I'm gad he got out when he did because I can only imagine he would have a complete meltdown if he found out the UK have just passed the Investigatory Powers Bill which gives the government unrestricted authority to monitor its citizens.
Edward Snowden has somewhat become the Messiah for people like BadgerMan and anyone who fears this level of surveillance is undemocratic and too powerful to leave in the hands of mortal men and power corrupt governments.
Snowden once warned how dangerous this level of data surveillance is, with the emphasis being on how an innocent individual can be manipulated in the future, or how a prosecuting government can use such large levels of data to paint whatever kind of picture they need to convict a potential radical who challenges government authority:
“Even if you’re not doing anything wrong, you’re being watched and recorded. And the storage capability of these systems increases every year consistently, by orders of magnitude, to where it’s getting to the point you don’t have to have done anything wrong. You simply have to eventually fall under suspicion from somebody, even by a wrong call, and then they can use the system to go back in time and scrutinize every decision you’ve ever made, every friend you’ve ever discussed something with, and attack you on that basis, to sort of derive suspicion from an innocent life and paint anyone in the context of a wrongdoer.”
Reaction to the UK’s IP Bill has been quiet in mainstream media and with companies like Google and Facebook looking to crack down on ‘Fake News’ websites it’s not guaranteed you’ll find counter information freely available on the internet for anyone speaking out about government surveillance in the future.
But for now here’s some of the internet's finest backlash to the bill:
"Under the guise of counter-terrorism, the state has achieved totalitarian-style surveillance powers –- the most intrusive system of any democracy in human history.” Bella Sankey policy director of Liberty
“There seems to be mass acceptance both in the UK and around the world that continuous bulk surveillance is simply becoming a fact of life. It needn’t. And with a creeping move towards authoritarianism around the world, fighting back is more imperative than ever. Once granted, sweeping powers such as this are rarely rescinded. And whether or not you like your present leaders, the fact is that you could, actually, have a lot worse – and maybe one day will.” @EmmaWoollacott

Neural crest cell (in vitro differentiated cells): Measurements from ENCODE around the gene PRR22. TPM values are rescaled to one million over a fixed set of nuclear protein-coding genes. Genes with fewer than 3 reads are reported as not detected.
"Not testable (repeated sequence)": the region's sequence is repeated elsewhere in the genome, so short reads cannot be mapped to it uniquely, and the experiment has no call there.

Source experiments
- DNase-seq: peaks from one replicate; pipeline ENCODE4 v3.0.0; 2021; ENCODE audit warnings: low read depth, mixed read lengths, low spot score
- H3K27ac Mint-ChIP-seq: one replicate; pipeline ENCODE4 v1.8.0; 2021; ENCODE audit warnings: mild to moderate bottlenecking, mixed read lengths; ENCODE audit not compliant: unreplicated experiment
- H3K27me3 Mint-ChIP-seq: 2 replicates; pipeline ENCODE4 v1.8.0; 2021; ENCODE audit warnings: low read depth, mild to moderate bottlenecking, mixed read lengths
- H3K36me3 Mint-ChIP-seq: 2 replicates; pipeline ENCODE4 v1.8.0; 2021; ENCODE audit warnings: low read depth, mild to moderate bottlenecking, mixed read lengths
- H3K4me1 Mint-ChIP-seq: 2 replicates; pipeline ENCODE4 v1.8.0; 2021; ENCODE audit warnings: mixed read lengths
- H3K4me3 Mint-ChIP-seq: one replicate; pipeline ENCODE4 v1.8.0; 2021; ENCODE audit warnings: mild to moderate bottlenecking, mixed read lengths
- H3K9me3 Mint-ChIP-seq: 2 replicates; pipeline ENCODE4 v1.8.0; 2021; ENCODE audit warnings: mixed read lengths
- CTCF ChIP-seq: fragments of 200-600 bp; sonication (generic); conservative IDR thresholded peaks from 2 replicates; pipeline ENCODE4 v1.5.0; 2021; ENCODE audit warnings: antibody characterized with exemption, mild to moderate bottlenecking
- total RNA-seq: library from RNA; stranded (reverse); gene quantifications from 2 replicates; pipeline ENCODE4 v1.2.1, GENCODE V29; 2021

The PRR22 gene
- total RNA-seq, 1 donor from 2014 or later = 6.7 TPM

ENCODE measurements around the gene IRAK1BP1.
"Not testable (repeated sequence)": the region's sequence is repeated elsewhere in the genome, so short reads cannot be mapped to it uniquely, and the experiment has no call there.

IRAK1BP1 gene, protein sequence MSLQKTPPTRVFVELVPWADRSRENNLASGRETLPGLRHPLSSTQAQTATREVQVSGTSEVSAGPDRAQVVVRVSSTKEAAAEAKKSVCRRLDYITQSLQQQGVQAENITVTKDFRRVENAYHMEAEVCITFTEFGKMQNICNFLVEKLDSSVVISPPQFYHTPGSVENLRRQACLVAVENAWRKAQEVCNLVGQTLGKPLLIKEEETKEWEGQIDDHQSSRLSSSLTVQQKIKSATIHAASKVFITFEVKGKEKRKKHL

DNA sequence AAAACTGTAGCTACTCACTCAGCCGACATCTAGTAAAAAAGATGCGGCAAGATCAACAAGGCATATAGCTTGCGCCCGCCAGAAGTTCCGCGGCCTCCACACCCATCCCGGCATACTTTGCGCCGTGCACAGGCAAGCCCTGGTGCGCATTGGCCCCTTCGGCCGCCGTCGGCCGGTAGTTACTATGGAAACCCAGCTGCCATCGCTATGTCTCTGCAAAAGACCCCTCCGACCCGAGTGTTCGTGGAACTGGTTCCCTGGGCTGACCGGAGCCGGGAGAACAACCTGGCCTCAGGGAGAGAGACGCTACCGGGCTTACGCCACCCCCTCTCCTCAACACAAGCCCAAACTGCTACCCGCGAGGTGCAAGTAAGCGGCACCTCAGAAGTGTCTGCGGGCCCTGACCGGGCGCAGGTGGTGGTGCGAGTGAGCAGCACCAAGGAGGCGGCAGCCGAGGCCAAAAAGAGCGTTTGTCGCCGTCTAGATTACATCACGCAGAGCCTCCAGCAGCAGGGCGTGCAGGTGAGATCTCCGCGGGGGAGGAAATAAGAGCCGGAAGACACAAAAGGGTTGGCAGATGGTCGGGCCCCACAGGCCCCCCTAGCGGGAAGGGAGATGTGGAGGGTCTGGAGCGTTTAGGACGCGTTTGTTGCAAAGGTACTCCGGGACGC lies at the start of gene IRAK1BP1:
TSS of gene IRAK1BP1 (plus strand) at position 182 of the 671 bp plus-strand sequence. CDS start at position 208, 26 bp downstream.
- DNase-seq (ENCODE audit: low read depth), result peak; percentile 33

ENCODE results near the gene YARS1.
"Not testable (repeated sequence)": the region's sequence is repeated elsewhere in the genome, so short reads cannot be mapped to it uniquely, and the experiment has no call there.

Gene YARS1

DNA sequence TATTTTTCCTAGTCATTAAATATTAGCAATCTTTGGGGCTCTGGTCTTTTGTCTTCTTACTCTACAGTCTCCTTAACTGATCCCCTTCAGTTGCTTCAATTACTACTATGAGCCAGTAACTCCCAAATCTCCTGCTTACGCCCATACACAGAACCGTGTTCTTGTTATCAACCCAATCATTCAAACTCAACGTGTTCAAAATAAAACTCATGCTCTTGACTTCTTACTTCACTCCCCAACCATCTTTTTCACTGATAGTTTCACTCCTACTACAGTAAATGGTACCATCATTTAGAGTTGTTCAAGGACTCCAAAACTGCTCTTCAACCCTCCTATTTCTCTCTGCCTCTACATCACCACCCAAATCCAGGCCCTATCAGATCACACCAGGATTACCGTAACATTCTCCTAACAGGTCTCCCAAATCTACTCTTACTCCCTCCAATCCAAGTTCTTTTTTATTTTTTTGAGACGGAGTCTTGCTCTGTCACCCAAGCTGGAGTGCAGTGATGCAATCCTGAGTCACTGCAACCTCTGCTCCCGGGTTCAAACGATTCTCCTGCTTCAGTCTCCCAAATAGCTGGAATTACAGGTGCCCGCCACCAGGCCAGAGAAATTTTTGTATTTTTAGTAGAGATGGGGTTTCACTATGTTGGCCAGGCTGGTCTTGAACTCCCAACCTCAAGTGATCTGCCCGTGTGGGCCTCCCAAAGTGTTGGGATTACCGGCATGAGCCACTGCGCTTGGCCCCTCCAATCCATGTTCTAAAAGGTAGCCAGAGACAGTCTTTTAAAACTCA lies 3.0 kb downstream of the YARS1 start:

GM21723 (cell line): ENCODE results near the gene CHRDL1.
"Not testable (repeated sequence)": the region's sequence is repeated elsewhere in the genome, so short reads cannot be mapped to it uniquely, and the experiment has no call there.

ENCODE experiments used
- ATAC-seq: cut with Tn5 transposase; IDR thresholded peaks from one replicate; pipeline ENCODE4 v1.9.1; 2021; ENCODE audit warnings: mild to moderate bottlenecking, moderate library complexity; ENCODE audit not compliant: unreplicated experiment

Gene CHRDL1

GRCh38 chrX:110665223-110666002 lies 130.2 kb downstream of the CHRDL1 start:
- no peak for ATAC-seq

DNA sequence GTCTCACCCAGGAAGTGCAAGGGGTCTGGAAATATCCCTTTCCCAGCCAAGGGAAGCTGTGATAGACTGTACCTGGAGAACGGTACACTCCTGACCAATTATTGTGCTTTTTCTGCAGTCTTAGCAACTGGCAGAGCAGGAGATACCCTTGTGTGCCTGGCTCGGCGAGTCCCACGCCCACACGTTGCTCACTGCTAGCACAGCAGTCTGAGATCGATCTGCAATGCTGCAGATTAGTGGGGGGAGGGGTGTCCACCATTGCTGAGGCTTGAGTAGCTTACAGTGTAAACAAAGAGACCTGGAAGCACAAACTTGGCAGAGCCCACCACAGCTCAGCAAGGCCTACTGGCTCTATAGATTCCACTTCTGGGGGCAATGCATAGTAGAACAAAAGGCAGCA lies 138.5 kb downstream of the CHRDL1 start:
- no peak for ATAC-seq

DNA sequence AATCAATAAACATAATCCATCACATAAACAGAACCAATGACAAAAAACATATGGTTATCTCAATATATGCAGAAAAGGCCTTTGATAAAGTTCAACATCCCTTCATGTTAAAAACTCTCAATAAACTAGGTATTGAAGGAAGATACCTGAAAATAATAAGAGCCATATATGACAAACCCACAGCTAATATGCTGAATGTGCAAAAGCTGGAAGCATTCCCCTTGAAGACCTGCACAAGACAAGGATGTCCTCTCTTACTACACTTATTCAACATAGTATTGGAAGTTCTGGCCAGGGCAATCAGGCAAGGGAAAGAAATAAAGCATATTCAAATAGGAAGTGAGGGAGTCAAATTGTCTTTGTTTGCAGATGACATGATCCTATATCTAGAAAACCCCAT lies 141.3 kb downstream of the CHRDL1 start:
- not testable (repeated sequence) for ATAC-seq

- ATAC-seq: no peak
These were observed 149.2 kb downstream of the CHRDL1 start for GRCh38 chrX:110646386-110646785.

“Some still try to claim mass surveillance is about counter-terrorism. But if you look at the targets, you'll find the truth is darker” @Snowden Edward Snowden
“Once the databases holding ICRs are created, it is only a matter of time before some of them fall victim to one of the many threats that will see intimate details of people's online lives exposed to the world, with possibly serious consequences for the individuals concerned.” @glynmoody Glyn Moody, Contributing Policy Editor at Ars Technica. He has been writing about the Internet and digital rights for over 20 years.
“The UK has just legalized the most extreme surveillance in the history of western democracy. It goes farther than many autocracies”. @Snowden
"It can be necessary and proportionate to have targeted surveillance and what I am saying is that there's not yet any evidence which convinces me that it is necessary and proportionate to have mass surveillance” Joseph Cannataci, the UN's special rapporteur on privacy.
“The Party seeks power entirely for its own sake. We are not interested in the good of others; we are interested solely in power, pure power.” 1984 – George Orwell
“Our rights matter because you never know when you’ll need them. In democratic societies around the world, people should be able to pick up the phone, call family, send text messages to loved one, travel by train, buy an airline ticket — without wondering how those events will look to an agent of government, possibly not even your government but one years in the future. How might this be misinterpreted? We have a right to privacy. We require warrants to be based on probable causes. Trusting any government authority with the entirety of human communications without any oversight is too great a temptation to be ignored.” Edward Snowden
“If living unfreely but comfortably is something you’re willing to accept, and I think many of us are, it’s the human nature, you can get up every day, you can go to work, you can collect your large paycheck for relatively little work against the public interest, and go to sleep at night after watching your shows. But if you realize that’s the world that you helped create, and it’s going to get worse with the next generation, and the next generation, who extend the capabilities of this sort of architecture of oppression, you realize that you might be willing to accept any risk, and it doesn’t matter what the outcome is, so long as the public gets to make their own decisions about how that’s applied.” Edward Snowden
Picture by Banksy